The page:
Posts Tagged: deck

A new tiller

Alongside the 'other' winter project at home (a radical extension to the kitchen), Steve has a few boat-related tasks in mind. After setting up in the front room to varnish the skylights and coachroof hatch, he makes a start on the new tiller at the beginning of December, where it's warm enough to glue up the laminated wood.

The planing and sanding has to be done in the top shed, but it's brought back into the house again for the varnish, then takes pride of place along with the restored coachroof skylights and cabin hatch, awaiting the trip back down to Suffolk.

  • Making the tiller, preparing to laminate
  • Cramping up
  • Planing down
  • Shaping and varnishing

Winter projects 2016/2017

Renovating the coachroof skylights

With the hull painted, deck finished and all the spars ready, there’s plenty of smaller jobs to do to get her ready for launching next year.

The coachroof is not being replaced, but the skylights are in need of some attention so are brought back to the house for the winter, along with the hatch cover. The sitting room with a table set up is dry, dust-free and warm – the ideal workshop for stripping them down and varnishing!
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Packing up for winter

First week in October and it's still mild enough during the day, though the nights are rather chilly. The bulwarks have several layers of varnish and the last coats of paint are applied to the hull. There's plenty of tidying up and sorting through all the tools to take home for winter projects in Derbyshire.

Finally we tie down the tent as best we can and hope there's not too many storms before the Spring.

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  • Finishing touches to the paint
  • Foredeck finished
  • All painted and varnished
  • Bulwarks varnished

Bungs for the bulwarks and storing the spars

Bungs for the bulwarks

Making bungs for the bulwarks

PVA and bungs for the bulwarks

Before the bulwarks can be varnished, several hundred bungs must be made, glued in place and sanded off. It’s beginning to be a race against the weather as we get out extra blankets at night as October approaches.

28 September finds us driving back to Derbyshire for a meeting with the architects about the ‘other project’ . . .

We return on 1 October as the weather looks set fair for a week or so to finish varnishing the bulwarks and wrap her up well before winter sets in properly.

Restored gaff spar ready to go!

New bowsprit hoisted on deck

We bring the restored gaff spar back down from Derbyshire, on the roof of the van. A gaff on top did get a few strange looks from other motorists at the service area when we stopped for a coffee!

The new bowsprit, made at Larkmans by James, is now hoisted up onto the deck for safe storage over the winter. James is still working on the boom, which will be ready in the Spring.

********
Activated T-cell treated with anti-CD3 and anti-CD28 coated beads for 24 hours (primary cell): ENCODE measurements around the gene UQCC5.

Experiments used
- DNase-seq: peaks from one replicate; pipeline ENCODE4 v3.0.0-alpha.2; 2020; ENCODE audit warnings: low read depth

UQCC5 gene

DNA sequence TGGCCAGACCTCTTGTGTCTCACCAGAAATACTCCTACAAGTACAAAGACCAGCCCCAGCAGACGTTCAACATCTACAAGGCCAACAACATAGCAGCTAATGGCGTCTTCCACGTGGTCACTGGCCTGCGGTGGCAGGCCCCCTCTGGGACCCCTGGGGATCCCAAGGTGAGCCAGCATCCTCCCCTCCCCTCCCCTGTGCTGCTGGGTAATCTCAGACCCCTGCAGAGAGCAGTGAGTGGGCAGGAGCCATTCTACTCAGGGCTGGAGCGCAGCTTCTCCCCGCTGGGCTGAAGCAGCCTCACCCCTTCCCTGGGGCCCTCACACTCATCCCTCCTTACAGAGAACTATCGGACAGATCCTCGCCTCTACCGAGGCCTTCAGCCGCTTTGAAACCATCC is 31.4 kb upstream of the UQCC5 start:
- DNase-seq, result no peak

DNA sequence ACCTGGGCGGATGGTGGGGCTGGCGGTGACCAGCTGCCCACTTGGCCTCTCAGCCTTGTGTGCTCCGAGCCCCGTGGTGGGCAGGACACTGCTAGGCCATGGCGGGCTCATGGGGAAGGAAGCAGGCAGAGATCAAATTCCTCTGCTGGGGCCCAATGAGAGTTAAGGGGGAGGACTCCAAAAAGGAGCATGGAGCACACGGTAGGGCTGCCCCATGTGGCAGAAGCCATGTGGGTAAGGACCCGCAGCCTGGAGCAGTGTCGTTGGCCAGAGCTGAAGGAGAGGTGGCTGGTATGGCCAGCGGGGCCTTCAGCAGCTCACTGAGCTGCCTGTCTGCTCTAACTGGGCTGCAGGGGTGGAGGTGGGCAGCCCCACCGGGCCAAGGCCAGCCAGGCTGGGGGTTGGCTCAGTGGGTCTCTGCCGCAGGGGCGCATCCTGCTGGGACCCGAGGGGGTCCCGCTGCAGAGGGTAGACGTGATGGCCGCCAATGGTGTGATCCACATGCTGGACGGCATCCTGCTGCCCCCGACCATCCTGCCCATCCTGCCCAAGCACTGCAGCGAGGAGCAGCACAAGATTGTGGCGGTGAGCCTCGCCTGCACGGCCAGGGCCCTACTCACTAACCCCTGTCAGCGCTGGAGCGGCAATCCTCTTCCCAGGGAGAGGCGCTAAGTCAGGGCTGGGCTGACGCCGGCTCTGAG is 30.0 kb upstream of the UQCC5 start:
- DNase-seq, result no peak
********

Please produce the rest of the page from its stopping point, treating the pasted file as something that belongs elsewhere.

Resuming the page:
The weather for the first week in October is mild and ideal for finishing the varnish and painting.

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The capping rail

The final task before painting the deck and topsides is the capping rail, to be made from the remaining iroko - but will there be enough? Steve starts with the most challenging section, the counter stern, one curved piece made from four sections. It takes two to manoeuvre it through the plane and needs some careful balancing for finishing off!

Once in place, the end is in sight - eight scarfed pieces, four on each side, and after a couple of days deluge, the weather fortunately takes a turn for the better. All goes well until the last two sections, the remaining planks aren't wide enough for the curve. Steve experiments with gluing two pieces together. After a night out to dry, they're deemed unsuitable as the join will show - so it's back to Thorogoods on Monday 26 September for more iroko and, on Tuesday, the capping rail is complete.

  • Making the capping rail for the counter
  • Fashioning the counter capping rail
  • Rounding off the counter capping rail
  • Checking the fit for the capping rail
  • Cutting the final two capping rail sections
  • Capping rail in place, September 2016

Port and starboard bulwarks

  • Thinking about designs for the stanchions
  • Stanchions taking shape
  • Stanchions glued up
  • Final touches to the stanchions
  • Final touches to the stanchions
  • Setting a stanchion in place

Once the counter bulwarks are in place, it's time to think about replacements for the port and starboard sides, and the capping rail.

After careful measuring, a stock of iroko is purchased from Thorogoods, sufficient for the new bulwarks as well as the capping rail. It's all sticked up ready, beside the tent . . . but what's the best way to secure the new bulwarks to the deck?

After much discussion, with various people, and several mock-ups and drawings, Steve starts production of 14 stanchions to sit neatly beneath the capping rail.

Making the stanchions takes quite a while, and was interrupted by a few days out sailing with the OGA for the August Cruise. Bev sailed with James on 'Kestrel' for the whole week, and Steve spent most days working, joining the fleet for evening events ashore . . . It was great to welcome a crowd of gaffers at the tent on 22 August though, even though she's not in the water, we kept our promise of beers a-plenty!

Bending on the iroko for the bulwarks went well, and by the beginning of September the deck was looking pretty shipshape - just needing the capping rail and enough good weather into the Autumn to allow us time to paint and varnish ready for winter.